I’ve always been interested in people—how we make decisions and how we behave in certain circumstances. It’s something I paid attention to a great deal as a litigator—what causes people to respond in various aways. The Bell Achiever Personality Model provided a great deal of interesting insights about those situations. In the past, I’d ask myself, “Why does that person do that?” Or even, “I’m envious of this skillset at times,” or “I wonder how this person sees these things.” And in reading about patterns of personality, I started seeing myself in there, too, and saying, “Oh my gosh, I do things like this.” It got me really interested in this idea of helping people through this understanding.

Q: It seems that your work in the legal world would expose you to a lot of people in a lot of different industries; how do you think that experience has influenced your work at Bell?

A: The type of law I practiced provided the opportunity to learn something new all the time. I learned so much about all kinds of industries. One of the neatest things about litigation was getting a case on your desk, and somebody would say, “Hey, I need you to work on this and learn about the film industry for three weeks.” Or I needed to learn about the textile industry or debt collection or construction processes or planning charity events. From that variation, I learned a study process to help me gather information quickly to solve a challenge; it’s finding a way to wrap your head around something complex that you don’t know a lot about and creating a framework to help resolve it.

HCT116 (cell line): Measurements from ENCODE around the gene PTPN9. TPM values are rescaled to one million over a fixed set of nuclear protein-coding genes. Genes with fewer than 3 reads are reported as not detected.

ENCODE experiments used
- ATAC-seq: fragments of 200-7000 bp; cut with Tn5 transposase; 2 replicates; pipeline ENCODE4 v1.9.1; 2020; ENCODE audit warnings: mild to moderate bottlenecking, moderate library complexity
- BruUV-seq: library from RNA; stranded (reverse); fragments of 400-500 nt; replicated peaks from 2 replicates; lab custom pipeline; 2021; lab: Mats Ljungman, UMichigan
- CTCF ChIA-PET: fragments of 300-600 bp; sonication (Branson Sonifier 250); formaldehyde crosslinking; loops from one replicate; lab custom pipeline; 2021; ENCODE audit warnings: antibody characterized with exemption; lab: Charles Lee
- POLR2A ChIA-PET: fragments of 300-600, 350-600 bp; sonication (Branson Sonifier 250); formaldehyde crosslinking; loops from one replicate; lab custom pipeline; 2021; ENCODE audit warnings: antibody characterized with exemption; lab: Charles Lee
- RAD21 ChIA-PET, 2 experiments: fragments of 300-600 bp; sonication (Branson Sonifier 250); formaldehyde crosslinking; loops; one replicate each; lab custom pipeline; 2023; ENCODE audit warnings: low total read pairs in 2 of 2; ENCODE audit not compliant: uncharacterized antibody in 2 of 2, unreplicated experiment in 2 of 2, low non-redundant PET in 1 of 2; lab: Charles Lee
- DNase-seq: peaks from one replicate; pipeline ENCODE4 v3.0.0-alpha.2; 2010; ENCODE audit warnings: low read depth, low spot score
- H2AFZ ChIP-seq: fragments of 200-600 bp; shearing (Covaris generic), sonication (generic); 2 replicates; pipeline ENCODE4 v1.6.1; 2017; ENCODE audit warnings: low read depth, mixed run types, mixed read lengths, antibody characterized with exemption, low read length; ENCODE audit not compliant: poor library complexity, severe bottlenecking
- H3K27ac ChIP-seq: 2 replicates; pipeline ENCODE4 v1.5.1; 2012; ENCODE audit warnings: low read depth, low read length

I’ve realized that it’s not dissimilar to the work we do at Bell Leadership. We constantly work with organizations in new industries or development stages.  And I always reiterate our job isn’t to tell clients how to run a business from a technical standpoint.